Over the next nine months, the United States government brought four extradition proceedings seeking plaintiff's extradition to Mexico.   These were filed in March, June, August, and October 1995, and they sought extradition on charges of obstruction of justice and embezzlement.   However, two United States Magistrate Judges, sitting as extradition judges under 18 U.S.C. § 3184 and Rule 40.B.12 of the General Rules for the District of New Jersey, concluded that there was insufficient evidence to support a finding of probable cause to believe that plaintiff had committed the crimes for which his extradition was sought.   The extradition complaints were therefore dismissed.

The final extradition complaint was dismissed on December 22, 1995.   On the same day, the government instituted a deportation proceeding against plaintiff through the service of an order to show cause and notice of hearing.2  The government alleged that plaintiff was subject to deportation under 8 U.S.C. § 1251(a)(4)(C)(i), which provides that “[a]n alien whose presence or activities in the United States the Secretary of State has reasonable grounds to believe would have potentially serious adverse foreign policy consequences for the United States is deportable.”   On December 27, 1995, plaintiff moved for bail pending completion of the deportation proceeding.   After briefing, the immigration judge denied bail on January 11, 1996.   The first stage of the deportation proceeding was scheduled to begin on January 19, 1996.

B. On January 17, 1996, however, plaintiff sought to enjoin the deportation proceeding by filing a complaint in the United States District Court for the District of New Jersey.   Named as defendants were Janet Reno, Attorney General of the United States;  Warren Christopher, Secretary of State of the United States;  the United States Immigration and Naturalization Service (“the Service”);  Warren A. Lewis, District Director of the Service;  and Demetrius Georgakopoulos, Assistant District Director of the Service.   Plaintiff's complaint sought to enjoin the deportation proceeding on three grounds:  (1) “illegal de facto extradition,” App. 19-22;  (2) “selective enforcement,” App. 22-24;  and (3) the “unconstitutionality of 8 U.S.C. § 1251(a)(4)(C),” App. 24-25.   On January 19, 1996, and January 24, 1996, the district court granted plaintiff's applications for temporary restraints and a preliminary injunction, essentially staying the deportation proceeding pending consideration of plaintiff's request for a permanent injunction.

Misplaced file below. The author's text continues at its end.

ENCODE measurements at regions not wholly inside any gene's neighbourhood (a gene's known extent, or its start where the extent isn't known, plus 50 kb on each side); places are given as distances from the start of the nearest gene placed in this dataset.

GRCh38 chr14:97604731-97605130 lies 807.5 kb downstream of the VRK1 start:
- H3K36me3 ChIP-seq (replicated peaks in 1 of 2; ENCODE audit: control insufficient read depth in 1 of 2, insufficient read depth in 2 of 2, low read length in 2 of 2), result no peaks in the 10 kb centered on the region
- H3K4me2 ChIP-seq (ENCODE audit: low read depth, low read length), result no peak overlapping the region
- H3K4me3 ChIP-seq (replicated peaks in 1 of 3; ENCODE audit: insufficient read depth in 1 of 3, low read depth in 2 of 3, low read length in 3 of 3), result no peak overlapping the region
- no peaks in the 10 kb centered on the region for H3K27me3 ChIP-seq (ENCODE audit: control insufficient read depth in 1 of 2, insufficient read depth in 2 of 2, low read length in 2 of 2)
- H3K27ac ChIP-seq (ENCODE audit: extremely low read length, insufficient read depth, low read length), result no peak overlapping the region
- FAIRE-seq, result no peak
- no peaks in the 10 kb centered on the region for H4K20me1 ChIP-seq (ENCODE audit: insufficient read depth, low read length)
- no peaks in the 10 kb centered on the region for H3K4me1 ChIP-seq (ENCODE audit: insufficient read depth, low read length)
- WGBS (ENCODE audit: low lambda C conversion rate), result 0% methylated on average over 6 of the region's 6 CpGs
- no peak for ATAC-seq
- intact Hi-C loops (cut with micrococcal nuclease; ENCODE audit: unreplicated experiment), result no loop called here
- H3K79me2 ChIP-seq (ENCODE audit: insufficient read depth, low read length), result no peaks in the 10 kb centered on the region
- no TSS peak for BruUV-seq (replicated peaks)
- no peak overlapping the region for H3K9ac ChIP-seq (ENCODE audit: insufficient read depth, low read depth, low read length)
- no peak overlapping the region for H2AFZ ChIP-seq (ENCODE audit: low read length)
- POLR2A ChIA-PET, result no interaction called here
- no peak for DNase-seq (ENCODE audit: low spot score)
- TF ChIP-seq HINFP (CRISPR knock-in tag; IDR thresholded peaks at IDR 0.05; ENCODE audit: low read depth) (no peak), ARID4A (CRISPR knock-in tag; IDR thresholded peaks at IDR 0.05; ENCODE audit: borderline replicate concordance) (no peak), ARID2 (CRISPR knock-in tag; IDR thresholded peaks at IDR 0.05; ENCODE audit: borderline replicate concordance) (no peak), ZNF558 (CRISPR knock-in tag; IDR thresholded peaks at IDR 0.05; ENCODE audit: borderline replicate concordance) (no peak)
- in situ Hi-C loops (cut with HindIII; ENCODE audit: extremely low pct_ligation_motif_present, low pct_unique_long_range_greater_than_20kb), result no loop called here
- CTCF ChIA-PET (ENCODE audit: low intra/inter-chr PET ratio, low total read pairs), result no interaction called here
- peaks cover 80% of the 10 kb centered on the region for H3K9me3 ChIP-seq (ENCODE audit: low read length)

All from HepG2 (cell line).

On February 28, 1996, the district court issued an order declaring § 241(a)(4)(C)(i) unconstitutional on three separate grounds.3  First, the court held that the provision is void for vagueness because it does not provide adequate notice to aliens of the standards with which they must conform and does not furnish adequate guidelines for law enforcement.   Second, the court held that § 241(a)(4)(C)(i) violates procedural due process;  the court reasoned that the provision deprives an alien of a meaningful opportunity to be heard since the Secretary of State's determination that he falls within the statutory standard is allegedly unreviewable.   Finally, the court held that § 241(a)(4)(C)(i) represents an unconstitutional delegation of legislative power because it lacks “sufficiently intelligible standards to direct the Secretary's exercise of discretion and to enable the court to review the exercise thereof.”  915 F.Supp. at 707.   The court thus entered an order declaring the provision unconstitutional and enjoining deportation proceedings against plaintiff based on that provision.   The court also ordered that plaintiff be discharged from custody, but the court stayed its order until March 1, 1996.

Defendants appealed to this court and requested a stay pending appeal.   On March 1, 1996, we granted defendants' motion for a temporary stay, and on March 5, 1996, we granted plaintiff bail with conditions pending appeal.   We then granted expedited review, and we now reverse.


The defendants in this case contend that the district court lacked jurisdiction to entertain plaintiff's constitutional claims.   According to the defendants, if the plaintiff wished to contest his deportation, he was required to exhaust the administrative remedies available under the INA and then petition for review in this court.